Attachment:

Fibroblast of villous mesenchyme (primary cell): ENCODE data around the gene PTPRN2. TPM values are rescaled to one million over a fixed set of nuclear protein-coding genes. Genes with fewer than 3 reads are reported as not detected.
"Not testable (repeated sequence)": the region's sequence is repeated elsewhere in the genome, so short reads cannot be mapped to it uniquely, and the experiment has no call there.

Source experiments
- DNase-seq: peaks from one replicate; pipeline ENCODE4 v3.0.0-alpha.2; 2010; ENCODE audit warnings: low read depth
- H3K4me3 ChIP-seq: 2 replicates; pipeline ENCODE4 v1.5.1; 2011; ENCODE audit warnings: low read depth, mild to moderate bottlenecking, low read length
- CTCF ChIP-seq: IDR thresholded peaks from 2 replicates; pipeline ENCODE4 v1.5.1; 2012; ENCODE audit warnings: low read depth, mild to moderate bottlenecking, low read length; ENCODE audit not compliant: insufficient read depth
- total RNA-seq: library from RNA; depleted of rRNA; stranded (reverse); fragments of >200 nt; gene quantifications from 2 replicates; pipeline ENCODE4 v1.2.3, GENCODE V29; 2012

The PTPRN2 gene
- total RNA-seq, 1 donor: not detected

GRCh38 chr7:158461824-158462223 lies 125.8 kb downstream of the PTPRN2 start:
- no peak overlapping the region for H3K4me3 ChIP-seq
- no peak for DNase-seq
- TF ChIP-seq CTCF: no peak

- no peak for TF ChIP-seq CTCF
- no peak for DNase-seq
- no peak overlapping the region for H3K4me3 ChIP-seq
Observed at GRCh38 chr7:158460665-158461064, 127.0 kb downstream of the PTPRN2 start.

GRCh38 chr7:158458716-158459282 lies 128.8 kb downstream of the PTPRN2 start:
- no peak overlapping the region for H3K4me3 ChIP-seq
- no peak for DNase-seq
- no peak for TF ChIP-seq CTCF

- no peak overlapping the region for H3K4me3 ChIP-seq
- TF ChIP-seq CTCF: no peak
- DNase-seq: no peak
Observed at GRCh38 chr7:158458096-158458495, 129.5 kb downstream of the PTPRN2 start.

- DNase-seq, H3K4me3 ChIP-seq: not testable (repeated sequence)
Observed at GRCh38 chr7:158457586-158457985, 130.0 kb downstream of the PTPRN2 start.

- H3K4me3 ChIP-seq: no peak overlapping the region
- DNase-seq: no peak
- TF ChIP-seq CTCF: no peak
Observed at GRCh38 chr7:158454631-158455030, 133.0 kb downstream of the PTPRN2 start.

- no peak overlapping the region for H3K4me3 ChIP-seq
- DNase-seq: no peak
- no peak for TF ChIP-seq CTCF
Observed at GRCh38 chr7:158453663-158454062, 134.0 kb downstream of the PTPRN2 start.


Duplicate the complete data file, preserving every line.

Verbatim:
Fibroblast of villous mesenchyme (primary cell): ENCODE data around the gene PTPRN2. TPM values are rescaled to one million over a fixed set of nuclear protein-coding genes. Genes with fewer than 3 reads are reported as not detected.
"Not testable (repeated sequence)": the region's sequence is repeated elsewhere in the genome, so short reads cannot be mapped to it uniquely, and the experiment has no call there.

Source experiments
- DNase-seq: peaks from one replicate; pipeline ENCODE4 v3.0.0-alpha.2; 2010; ENCODE audit warnings: low read depth
- H3K4me3 ChIP-seq: 2 replicates; pipeline ENCODE4 v1.5.1; 2011; ENCODE audit warnings: low read depth, mild to moderate bottlenecking, low read length
- CTCF ChIP-seq: IDR thresholded peaks from 2 replicates; pipeline ENCODE4 v1.5.1; 2012; ENCODE audit warnings: low read depth, mild to moderate bottlenecking, low read length; ENCODE audit not compliant: insufficient read depth
- total RNA-seq: library from RNA; depleted of rRNA; stranded (reverse); fragments of >200 nt; gene quantifications from 2 replicates; pipeline ENCODE4 v1.2.3, GENCODE V29; 2012

The PTPRN2 gene
- total RNA-seq, 1 donor: not detected

GRCh38 chr7:158461824-158462223 lies 125.8 kb downstream of the PTPRN2 start:
- no peak overlapping the region for H3K4me3 ChIP-seq
- no peak for DNase-seq
- TF ChIP-seq CTCF: no peak

- no peak for TF ChIP-seq CTCF
- no peak for DNase-seq
- no peak overlapping the region for H3K4me3 ChIP-seq
Observed at GRCh38 chr7:158460665-158461064, 127.0 kb downstream of the PTPRN2 start.

GRCh38 chr7:158458716-158459282 lies 128.8 kb downstream of the PTPRN2 start:
- no peak overlapping the region for H3K4me3 ChIP-seq
- no peak for DNase-seq
- no peak for TF ChIP-seq CTCF

- no peak overlapping the region for H3K4me3 ChIP-seq
- TF ChIP-seq CTCF: no peak
- DNase-seq: no peak
Observed at GRCh38 chr7:158458096-158458495, 129.5 kb downstream of the PTPRN2 start.

- DNase-seq, H3K4me3 ChIP-seq: not testable (repeated sequence)
Observed at GRCh38 chr7:158457586-158457985, 130.0 kb downstream of the PTPRN2 start.

- H3K4me3 ChIP-seq: no peak overlapping the region
- DNase-seq: no peak
- TF ChIP-seq CTCF: no peak
Observed at GRCh38 chr7:158454631-158455030, 133.0 kb downstream of the PTPRN2 start.

- no peak overlapping the region for H3K4me3 ChIP-seq
- DNase-seq: no peak
- no peak for TF ChIP-seq CTCF
Observed at GRCh38 chr7:158453663-158454062, 134.0 kb downstream of the PTPRN2 start.